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    Abstract

    A unified nonlinear strength criterion (i.e UNS criterion) is proposed, for the sake of versatility, to capture the complex strength behaviors of frictional materials in geotechnical field. It covers wide ranges on the meridian and octahedral planes to describe nonlinear strength behaviors of soils. The Modified Cam-Clay model, incorporating the unified nonlinear strength criterion, is employed as an example to derive working mathematical equations and to illustrate yielding surfaces in three-dimensional stress space for improving the model’s predictive capability. The unified nonlinear strength criterion, demonstrated here, is capable of capturing the experimental results of different types of soils on the meridian and octahedral planes. In addition, the revised model, based on this unified nonlinear strength criterion, though very simple, is versatile to predict the true triaxial test results from literature when considering the influences of the intermediate principal stress on strength and deformation under complex stress conditions.


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    Abstract

    Laboratory tests on the large post-liquefaction deformation of saturated Nanjing fine sand were performed by using a hollow cylinder apparatus. The stress-strain responses and the characteristics of excess pore water pressure after liquefaction were studied. It was found that the relationship between deviatoric stress and axial strain presented a sigmoid curve, and there was a good linearity relationship between normalized pore water pressure and deviatoric stress. On this basis, a constitutive model of stress-strain responses and a dissipation model of excess pore water pressure were established. It was found that the results predicted by the two models were in good agreement with the experimental data. The influence of relative densities and confining pressure on the characteristics of liquefied soil were studied. The results showed the relative densities and initial effective confining pressure all had an important influence on the stress-strain responses of liquefied saturated Nanjing fine sand. However, the dissipation model of excess pore water pressure after liquefaction was only affected by the confining pressure.


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    Abstract

    A 3D bounding surface model is established for rockfill materials, which can be applied to appropriately predict the deformation and the stabilization of rockfill dams. Firstly, an associated plastic flow rule for rockfill materials is investigated based on the elaborate data from the large-style triaxial compression tests and the true triaxial tests. Secondly, the constitutive equations of the 3D bounding surface model are established by several steps. These steps include the bounding surface incorporating the general nonlinear strength criterion, stress-dilatancy equations, the evolution of the bounding surface and the bounding surface plasticity. Finally, the 3D bounding surface model is used to predict the mechanical behaviors of rockfill materials from the large-style triaxial compression tests and the true triaxial tests. Consequently, the proposed 3D bounding surface model can well capture such behaviors of rockfill materials as the strain hardening, the post-peak strain softening, and the volumetric strain contraction and expansion in both two- and three-dimensional stress spaces.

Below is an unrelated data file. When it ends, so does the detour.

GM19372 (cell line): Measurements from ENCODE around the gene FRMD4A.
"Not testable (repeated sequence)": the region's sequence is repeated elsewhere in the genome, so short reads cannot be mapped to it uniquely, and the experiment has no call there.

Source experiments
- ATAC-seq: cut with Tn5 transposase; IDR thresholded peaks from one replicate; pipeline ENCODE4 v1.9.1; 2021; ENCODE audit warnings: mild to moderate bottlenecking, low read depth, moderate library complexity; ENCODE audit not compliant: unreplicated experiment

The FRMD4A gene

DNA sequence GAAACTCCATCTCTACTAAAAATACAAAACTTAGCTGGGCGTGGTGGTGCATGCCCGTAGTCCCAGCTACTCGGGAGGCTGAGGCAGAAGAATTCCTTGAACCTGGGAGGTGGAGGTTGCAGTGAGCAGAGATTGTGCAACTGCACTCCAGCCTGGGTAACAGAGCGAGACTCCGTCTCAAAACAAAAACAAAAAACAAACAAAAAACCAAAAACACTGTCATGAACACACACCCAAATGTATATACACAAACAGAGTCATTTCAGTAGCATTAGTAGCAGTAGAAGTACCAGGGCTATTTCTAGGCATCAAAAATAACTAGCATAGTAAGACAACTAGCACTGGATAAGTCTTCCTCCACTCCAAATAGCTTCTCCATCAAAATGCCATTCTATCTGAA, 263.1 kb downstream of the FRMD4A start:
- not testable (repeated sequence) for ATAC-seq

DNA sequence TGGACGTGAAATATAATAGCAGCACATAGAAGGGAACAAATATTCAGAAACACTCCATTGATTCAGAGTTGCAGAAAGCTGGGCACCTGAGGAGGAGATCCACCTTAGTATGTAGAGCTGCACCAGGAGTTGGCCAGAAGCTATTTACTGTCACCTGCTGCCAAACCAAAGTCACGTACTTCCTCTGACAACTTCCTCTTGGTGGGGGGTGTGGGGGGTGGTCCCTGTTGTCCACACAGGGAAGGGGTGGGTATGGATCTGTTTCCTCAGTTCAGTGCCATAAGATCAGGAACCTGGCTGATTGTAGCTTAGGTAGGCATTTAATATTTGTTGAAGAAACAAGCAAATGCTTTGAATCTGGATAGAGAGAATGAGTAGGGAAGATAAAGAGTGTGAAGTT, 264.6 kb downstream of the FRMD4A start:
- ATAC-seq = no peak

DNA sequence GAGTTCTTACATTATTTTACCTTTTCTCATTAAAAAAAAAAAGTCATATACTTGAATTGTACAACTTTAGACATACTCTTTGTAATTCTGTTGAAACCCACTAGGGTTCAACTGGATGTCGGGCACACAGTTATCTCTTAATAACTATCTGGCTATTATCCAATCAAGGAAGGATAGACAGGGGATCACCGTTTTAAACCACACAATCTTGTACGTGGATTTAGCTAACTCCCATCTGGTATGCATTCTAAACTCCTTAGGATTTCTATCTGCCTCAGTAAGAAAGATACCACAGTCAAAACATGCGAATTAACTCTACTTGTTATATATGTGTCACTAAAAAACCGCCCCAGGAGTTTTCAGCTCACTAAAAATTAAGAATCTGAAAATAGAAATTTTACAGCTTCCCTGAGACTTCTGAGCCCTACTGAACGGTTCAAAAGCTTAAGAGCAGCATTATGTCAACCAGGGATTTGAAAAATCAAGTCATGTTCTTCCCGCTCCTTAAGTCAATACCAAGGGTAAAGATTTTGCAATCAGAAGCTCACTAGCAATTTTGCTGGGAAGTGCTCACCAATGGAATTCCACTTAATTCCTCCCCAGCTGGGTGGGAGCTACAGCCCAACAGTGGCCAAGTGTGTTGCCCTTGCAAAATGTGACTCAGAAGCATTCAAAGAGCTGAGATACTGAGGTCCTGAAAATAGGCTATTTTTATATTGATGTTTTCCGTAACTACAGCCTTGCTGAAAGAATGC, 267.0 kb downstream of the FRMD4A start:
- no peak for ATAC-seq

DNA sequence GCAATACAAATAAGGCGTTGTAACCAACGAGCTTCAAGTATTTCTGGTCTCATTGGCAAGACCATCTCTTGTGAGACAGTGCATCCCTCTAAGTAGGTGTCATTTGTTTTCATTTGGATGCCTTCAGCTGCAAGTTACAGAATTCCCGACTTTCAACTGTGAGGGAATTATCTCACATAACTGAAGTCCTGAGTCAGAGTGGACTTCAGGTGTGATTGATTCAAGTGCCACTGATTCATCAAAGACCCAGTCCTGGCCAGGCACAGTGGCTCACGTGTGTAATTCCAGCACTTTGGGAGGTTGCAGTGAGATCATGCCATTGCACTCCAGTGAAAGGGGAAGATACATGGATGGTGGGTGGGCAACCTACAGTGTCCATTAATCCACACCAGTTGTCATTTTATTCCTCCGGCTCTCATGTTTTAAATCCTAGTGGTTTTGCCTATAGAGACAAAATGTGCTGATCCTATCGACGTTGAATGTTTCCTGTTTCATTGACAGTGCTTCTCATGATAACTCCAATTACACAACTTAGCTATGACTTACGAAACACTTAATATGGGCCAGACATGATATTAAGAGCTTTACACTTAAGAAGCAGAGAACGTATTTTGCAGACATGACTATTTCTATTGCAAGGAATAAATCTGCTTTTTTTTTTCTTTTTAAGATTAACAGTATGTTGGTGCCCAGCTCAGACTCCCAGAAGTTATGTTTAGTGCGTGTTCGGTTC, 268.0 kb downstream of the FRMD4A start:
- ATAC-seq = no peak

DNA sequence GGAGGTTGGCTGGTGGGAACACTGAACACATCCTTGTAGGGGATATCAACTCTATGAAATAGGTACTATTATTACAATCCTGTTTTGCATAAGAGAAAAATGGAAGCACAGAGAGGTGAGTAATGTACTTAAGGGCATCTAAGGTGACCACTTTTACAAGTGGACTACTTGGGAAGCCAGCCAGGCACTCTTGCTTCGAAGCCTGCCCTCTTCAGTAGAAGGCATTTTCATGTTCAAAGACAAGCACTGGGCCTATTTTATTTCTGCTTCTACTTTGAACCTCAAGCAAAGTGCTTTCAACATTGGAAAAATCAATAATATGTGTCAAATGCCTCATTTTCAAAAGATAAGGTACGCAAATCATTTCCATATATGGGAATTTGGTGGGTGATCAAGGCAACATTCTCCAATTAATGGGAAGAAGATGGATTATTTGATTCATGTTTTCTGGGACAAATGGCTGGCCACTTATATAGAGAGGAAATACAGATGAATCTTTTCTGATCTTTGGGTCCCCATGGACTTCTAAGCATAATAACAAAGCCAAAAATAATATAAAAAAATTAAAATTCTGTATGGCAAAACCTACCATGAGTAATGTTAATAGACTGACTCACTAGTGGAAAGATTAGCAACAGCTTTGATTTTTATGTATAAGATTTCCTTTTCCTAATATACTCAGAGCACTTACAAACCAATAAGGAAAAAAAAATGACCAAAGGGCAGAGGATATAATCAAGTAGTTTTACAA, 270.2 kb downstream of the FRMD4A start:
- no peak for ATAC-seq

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    Abstract

    Rockfill material is widely used for construction of high rockfill dam due to its facility, economical cost, high strength and effective aseismatic property. It is provoked profoundly to propose a suitable constitutive model for a better application of this material. The dilatancy equation of rockfill material plays a significant role in the constitutive model. For the sake of simplicity, a dilatancy equation is established by the linear least square method on the basis of the rearranged data of rockfill material in the true triaxial tests. Based on the fact that the rearranged data at different initial confining pressures are aligned in a narrow band, the dilatancy behavior of rockfill material is independent of the initial confining pressure. However, different from the initial confining pressure, both the intermediate principal stress ratio and the specimen density exhibit a remarkable influence on the dilatancy behaviors of rockfill material. Furthermore, the predictions of the proposed dilatancy equation are in a good agreement with the rearranged test data of rockfill material at different specimen densities and stress paths.


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    Abstract